Did you count your blessings and give something away last week? Are you ready to move into a tiny home yet? Today’s “V” topic; how to use the virtue of patience to overcome the vice of wrath. Developing the “patience of a saint” to avoid the “wrath of God.”
Wrath is angry, violent, or stern indignation. Anger, rage, fury, outrage, displeasure, annoyance, irritation, ire, madness. This was the dictionary definition and synonyms I used when writing the “sAint Me?!” book last year. In my mind at the time, wrath and anger were synonymous. I now see a very important difference.
In my daily bible reading I came across a verse recently that had never stuck out to me before. It states, “Be angry but do not sin” (Ephesians 4:26). Apparently anger alone is not a sin. Makes sense now that I think about it. Jesus was sinless yet he got angry a few times as I recall. Like overturning the money changer’s tables in the temple. Or calling the religious leaders of the time hypocrites quite often.
Jesus’ anger was righteous indignation at sin that was being committed. Of course he was angry at the sin, not the sinner. He obviously showed great love for the sinner. We are called to do the same, to be angry at the sin we see in the world. That anger is designed to spur us to action to avoid sin ourselves, and to not put up with it in others as well. But we must take care to hate the sin but love the sinner. To judge not lest we be judged.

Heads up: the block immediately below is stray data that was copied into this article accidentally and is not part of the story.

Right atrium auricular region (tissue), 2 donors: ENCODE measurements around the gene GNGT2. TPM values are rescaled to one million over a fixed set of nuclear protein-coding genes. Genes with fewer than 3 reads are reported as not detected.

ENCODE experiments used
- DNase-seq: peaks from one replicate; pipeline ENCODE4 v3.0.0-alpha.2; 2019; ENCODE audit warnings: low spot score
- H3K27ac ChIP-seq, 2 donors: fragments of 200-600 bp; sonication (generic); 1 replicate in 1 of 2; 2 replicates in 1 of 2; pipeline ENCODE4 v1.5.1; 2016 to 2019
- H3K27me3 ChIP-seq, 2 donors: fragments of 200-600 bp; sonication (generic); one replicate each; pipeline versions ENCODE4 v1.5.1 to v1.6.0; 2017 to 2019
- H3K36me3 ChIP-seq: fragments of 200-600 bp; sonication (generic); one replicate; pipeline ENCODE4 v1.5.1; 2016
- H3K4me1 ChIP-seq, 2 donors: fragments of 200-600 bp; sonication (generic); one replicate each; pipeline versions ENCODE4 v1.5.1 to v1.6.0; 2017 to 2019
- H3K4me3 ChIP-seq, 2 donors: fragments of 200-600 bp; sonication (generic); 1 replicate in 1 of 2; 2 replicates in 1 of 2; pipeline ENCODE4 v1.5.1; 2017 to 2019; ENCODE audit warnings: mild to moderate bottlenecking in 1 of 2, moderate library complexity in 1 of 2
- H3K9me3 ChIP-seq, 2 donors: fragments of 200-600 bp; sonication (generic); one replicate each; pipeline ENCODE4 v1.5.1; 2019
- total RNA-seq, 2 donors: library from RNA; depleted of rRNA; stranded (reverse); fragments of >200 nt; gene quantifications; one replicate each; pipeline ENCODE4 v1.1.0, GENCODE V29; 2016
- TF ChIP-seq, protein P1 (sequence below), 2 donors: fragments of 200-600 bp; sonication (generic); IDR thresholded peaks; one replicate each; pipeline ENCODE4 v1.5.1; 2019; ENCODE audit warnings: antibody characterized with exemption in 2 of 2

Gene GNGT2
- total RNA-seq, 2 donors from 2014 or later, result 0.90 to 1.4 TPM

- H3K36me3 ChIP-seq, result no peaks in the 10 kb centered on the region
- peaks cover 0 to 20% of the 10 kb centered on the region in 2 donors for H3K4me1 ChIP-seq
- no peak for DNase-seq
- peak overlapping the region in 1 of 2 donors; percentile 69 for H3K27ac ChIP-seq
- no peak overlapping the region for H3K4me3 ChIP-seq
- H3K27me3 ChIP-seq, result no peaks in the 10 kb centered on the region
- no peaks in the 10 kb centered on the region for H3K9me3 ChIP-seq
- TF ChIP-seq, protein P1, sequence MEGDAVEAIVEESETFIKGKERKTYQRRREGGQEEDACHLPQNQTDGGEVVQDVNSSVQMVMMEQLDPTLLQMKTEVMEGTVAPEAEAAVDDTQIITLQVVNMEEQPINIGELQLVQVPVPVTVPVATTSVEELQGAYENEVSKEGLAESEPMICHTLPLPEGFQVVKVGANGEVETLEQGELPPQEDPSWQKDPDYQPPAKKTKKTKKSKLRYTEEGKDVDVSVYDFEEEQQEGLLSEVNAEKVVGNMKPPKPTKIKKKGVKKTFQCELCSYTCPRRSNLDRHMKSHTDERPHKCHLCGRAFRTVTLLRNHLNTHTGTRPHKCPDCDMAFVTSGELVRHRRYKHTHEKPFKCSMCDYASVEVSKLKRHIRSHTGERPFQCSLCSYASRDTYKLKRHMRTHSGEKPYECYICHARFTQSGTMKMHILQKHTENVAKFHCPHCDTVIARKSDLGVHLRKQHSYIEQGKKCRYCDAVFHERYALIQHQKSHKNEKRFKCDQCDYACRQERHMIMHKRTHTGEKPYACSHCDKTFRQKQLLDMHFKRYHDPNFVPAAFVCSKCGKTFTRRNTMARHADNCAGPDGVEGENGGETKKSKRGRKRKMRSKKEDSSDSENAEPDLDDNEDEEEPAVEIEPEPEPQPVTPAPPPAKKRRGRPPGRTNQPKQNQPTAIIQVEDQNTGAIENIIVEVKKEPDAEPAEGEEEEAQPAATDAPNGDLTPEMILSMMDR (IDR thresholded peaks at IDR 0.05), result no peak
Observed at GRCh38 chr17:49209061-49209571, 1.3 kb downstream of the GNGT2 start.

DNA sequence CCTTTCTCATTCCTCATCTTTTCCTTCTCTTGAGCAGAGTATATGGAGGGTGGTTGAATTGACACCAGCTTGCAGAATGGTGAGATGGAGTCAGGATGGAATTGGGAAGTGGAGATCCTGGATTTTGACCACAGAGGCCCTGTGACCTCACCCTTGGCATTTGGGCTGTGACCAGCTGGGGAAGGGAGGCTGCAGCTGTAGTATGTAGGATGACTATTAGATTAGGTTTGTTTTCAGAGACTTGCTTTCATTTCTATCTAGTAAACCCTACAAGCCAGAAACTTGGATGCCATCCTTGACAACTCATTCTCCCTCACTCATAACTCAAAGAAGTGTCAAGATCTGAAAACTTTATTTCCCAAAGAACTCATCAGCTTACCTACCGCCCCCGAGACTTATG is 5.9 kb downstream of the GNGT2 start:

So what exactly is the deadly sin of wrath then? Anger directed at a person is wrath. And anger that is generated by something other than a sin is wrath. Well technically maybe it’s not wrath unless you act out in some way. But even just feeling angry is bad for your health; physical, mental and spiritual.
I have a personal wrath test. When I am feeling annoyed, disturbed, upset, disappointed or angry about something I ask myself; Is this feeling the result of a sin that has been committed by myself or someone else?
I do something about a yes answer immediately so the anger does not fester and grow into something worse, like hate or rage. It’s usually something really simple. Like acknowledging my mistake and asking for God’s forgiveness, or saying a prayer for the offending person. Remember, hate the sin, love the sinner.